China trade: imports grow at fastest pace in a decade as trade surge continues

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China’s imports and exports grew again in May, but both missed expectations, data released on Monday showed.

Imports grew by 51.1 per cent in May from a year earlier to US$218.4 billion, up from the 43.1 per cent growth in April, according to data from the National Bureau of Statistics. This was below the median result of a survey of analysts conducted by Bloomberg, which predicted 54.5 per cent growth.

This was the eighth consecutive period of import growth and the fastest import growth since January 2011, although the fact that imports fell by 16.7 per cent in May last year due to the impact of the coronavirus is a factor in the size of the increase this year.

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China’s exports grew by 27.9 per cent last month from a year earlier to US$263.9 billion, down from the 32.3 per cent growth seen in April. This was also below the result of the Bloomberg survey, which predicted 32 per cent growth.

Export surprised a bit on the downside, maybe due to the [coronavirus] cases in Guangdong province which slowed down the turnover in Shenzhen and Guangzhou ports

Zhiwei Zhang

This was the 11th consecutive period of export growth, but again, the export drop of 3.3 per cent in May last year means the latest figures also started from a low base.

China’s total trade surplus stood at US$45.53 billion in May, compared with US$42.85 billion in April.

“Export surprised a bit on the downside, maybe due to the [coronavirus] cases in Guangdong province which slowed down the turnover in Shenzhen and Guangzhou ports,” said Zhiwei Zhang, chief economist at Pinpoint Asset Management, adding that turnover at ports in Guangdong will likely remain slow in June.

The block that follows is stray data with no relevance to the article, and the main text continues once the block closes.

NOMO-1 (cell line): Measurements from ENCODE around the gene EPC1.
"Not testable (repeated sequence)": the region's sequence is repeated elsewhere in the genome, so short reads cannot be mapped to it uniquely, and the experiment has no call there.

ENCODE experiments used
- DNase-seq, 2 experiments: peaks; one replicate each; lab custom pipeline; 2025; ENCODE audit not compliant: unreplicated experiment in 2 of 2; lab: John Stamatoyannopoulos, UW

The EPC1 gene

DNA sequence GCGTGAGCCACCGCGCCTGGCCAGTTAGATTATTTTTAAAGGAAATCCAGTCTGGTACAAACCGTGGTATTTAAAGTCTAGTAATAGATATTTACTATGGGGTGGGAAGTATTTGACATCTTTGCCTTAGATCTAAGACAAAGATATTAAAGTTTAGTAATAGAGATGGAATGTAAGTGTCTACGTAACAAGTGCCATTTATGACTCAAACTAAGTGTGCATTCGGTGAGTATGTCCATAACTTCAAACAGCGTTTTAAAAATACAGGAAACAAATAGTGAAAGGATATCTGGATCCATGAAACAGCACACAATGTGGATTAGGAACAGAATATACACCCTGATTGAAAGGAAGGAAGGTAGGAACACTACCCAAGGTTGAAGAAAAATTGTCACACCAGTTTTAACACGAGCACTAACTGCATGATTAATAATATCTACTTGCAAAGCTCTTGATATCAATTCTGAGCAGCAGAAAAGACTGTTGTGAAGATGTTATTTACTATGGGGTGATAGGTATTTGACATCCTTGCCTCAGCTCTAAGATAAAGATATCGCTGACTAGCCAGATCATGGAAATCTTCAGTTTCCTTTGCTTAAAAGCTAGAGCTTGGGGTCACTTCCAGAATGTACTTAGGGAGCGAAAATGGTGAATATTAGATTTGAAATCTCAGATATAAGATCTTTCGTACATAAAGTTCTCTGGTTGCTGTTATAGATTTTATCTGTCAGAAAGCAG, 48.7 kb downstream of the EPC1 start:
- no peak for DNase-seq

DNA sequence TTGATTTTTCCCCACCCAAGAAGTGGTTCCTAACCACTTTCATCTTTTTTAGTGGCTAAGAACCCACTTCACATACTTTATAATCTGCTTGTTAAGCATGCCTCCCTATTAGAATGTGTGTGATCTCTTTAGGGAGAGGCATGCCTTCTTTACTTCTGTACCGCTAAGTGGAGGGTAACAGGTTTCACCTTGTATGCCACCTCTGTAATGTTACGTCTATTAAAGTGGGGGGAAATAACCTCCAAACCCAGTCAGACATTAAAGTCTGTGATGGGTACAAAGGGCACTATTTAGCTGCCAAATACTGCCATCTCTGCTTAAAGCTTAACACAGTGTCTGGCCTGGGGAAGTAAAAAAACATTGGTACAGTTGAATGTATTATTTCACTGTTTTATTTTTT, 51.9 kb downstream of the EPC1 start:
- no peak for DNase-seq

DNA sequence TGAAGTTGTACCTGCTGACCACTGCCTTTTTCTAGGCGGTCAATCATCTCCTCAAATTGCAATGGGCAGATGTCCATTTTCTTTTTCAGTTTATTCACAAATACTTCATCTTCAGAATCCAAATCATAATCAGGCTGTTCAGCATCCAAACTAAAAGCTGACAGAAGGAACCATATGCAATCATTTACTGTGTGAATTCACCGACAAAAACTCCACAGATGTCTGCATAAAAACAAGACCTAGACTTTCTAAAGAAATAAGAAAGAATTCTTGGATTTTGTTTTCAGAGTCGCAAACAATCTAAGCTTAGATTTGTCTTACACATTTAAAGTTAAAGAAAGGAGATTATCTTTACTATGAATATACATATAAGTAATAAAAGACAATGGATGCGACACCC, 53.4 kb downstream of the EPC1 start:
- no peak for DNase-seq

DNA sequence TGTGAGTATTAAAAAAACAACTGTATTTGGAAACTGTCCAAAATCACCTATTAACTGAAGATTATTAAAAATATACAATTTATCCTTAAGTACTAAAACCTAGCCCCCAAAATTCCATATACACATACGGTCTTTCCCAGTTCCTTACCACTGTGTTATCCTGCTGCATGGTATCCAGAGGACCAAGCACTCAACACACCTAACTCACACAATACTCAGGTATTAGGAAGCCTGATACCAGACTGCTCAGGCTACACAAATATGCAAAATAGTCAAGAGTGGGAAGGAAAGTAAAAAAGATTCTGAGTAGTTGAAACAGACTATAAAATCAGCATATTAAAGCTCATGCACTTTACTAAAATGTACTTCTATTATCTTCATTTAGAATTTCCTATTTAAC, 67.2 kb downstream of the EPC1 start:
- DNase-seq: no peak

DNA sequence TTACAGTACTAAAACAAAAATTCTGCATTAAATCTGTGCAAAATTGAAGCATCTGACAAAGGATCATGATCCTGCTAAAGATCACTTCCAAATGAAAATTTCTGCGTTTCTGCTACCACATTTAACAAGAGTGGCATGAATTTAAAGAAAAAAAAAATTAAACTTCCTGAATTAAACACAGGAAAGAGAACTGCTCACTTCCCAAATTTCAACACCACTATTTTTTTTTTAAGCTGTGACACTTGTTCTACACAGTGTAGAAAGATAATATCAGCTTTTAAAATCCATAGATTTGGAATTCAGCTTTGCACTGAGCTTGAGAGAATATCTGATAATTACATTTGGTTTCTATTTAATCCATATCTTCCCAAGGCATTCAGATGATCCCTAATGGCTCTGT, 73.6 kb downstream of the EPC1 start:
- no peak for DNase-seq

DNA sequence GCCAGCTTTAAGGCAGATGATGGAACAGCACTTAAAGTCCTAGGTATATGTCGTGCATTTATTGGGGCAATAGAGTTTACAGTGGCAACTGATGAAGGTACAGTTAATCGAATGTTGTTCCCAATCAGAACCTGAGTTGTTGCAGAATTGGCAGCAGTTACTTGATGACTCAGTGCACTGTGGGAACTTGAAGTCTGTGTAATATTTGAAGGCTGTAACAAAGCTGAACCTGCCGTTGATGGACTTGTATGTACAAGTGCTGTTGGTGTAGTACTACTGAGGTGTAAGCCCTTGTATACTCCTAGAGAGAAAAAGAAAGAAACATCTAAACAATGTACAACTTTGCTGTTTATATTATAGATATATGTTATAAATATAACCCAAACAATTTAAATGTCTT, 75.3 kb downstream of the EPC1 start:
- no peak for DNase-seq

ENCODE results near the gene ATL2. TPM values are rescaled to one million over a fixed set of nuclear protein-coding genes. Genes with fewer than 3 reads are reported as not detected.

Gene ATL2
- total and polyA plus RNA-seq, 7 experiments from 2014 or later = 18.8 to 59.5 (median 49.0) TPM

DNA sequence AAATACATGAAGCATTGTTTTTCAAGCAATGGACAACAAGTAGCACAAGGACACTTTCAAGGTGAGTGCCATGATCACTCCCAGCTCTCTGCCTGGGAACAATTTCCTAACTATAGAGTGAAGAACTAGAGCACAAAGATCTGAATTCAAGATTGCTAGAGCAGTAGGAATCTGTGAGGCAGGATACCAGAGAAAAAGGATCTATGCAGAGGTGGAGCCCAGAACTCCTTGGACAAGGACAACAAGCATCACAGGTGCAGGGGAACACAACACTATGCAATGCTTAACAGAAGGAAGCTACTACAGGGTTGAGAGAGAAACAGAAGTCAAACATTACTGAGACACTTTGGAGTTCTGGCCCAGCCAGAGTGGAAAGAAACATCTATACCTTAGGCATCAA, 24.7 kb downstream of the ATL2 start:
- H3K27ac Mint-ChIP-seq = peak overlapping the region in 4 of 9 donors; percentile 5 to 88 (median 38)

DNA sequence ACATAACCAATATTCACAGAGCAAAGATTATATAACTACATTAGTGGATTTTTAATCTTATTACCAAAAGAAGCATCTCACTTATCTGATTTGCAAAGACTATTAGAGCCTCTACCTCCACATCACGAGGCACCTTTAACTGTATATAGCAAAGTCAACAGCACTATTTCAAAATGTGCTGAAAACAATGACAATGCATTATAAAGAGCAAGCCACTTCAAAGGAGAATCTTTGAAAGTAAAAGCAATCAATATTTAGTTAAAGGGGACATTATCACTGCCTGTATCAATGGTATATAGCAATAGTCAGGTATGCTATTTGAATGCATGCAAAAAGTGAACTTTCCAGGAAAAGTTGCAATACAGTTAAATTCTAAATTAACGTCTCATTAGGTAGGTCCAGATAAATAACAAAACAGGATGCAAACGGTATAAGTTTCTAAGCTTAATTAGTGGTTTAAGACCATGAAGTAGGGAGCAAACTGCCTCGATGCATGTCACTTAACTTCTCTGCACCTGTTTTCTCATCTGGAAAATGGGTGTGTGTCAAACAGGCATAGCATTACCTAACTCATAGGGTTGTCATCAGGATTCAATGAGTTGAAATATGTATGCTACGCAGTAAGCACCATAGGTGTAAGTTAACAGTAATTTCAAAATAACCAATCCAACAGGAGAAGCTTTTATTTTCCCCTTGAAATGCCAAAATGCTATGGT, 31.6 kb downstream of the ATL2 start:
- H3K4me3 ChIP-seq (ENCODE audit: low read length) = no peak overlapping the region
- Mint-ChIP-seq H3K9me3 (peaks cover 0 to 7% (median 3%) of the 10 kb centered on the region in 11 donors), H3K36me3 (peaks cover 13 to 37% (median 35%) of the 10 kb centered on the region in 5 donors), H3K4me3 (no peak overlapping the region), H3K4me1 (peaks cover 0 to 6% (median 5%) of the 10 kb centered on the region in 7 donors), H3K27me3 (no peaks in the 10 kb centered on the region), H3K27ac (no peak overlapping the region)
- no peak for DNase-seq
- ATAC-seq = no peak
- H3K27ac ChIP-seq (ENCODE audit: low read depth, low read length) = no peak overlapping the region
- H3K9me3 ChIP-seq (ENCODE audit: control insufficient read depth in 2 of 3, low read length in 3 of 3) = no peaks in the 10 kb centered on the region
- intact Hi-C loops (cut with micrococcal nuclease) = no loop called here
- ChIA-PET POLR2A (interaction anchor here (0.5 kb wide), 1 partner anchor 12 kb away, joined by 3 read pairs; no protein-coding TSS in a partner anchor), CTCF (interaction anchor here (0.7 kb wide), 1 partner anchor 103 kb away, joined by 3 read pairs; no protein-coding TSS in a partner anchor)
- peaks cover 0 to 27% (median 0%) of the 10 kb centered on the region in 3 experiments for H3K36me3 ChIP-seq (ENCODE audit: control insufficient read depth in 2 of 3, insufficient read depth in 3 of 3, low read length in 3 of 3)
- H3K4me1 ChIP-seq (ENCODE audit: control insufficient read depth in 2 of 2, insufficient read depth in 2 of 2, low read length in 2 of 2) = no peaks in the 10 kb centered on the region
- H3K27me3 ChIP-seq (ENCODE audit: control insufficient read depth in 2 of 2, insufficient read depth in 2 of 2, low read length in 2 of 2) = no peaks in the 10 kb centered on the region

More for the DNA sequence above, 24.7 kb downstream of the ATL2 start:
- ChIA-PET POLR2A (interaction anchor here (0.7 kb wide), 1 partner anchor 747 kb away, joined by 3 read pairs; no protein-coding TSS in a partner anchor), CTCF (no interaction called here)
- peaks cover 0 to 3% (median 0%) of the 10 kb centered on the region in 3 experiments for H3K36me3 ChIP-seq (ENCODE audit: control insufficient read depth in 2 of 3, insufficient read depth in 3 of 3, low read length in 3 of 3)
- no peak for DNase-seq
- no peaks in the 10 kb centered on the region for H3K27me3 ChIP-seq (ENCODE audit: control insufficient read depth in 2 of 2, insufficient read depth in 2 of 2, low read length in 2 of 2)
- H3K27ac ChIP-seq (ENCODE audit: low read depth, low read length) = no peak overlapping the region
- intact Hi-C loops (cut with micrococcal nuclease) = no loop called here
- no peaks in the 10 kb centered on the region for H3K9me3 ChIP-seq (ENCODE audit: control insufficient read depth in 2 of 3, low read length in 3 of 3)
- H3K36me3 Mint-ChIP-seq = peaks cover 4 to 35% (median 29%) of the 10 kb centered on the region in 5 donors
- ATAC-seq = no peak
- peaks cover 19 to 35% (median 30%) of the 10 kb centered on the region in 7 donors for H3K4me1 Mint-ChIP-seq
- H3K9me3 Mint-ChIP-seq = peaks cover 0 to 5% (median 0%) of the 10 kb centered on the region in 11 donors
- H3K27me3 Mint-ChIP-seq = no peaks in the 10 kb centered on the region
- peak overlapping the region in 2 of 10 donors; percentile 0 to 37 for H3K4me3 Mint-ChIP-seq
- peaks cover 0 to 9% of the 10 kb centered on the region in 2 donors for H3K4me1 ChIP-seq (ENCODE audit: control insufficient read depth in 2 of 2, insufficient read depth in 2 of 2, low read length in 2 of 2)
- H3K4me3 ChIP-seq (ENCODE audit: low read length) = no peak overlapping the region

Major shipping companies have warned clients of worsening congestion at Shenzhen’s Yantian port in Guangdong province after the recent outbreak.

Zhang expects this shock to be transitory and the current outbreak in Guangdong to be brought under control in a few weeks.

In May, China’s trade surplus with the US rose to US$31.78 billion from US$28.11 billion in April.

China’s imports from the US rose by 40.53 per cent to US$13.11 billion in May, while exports rose by 20.6 per cent to US$44.89 billion.

On Saturday, US Trade Representative Katherine Tai said that the trade relationship between the two largest economies in the world has a “significant imbalance” and the Biden administration is committed to levelling it.

In the first five months of the year, China’s exports grew 40.2 per cent year on year to US$1.24 trillion, while imports rose 35.6 year on year to US$1.03 trillion. China’s trade surplus during the same period was US$203.45 billion, a year on year increase of 70.2 per cent.

In terms of other trading partners, China’s exports to Australia rose to US$4.91 billion in May, a year on year increase of 1.43 per cent, while imports rose 55.43 per cent compared to last year to US$13.60 billion. This led to China’s trade deficit with Australia to increase by 122.3 per cent to US$8.69 billion.

China’s exports to European Union rose by 12.57 per cent to US$39.92 billion in May compared with a year earlier, while imports rose by 57.72 per cent to US$27.25 billion. China’s trade surplus with the European Union in May was US$12.67 billion, down 30.33% from a year earlier.

The Association of Southeast Asian Nations (Asean) remained China’s largest trading partner, followed by the European Union, and the United States.

China’s exports to the Asean rose by 40.59 per cent to US$39.19 billion in May compared with a year earlier, while imports from the Asean rose by 53.77 per cent to US$33.13 billion.

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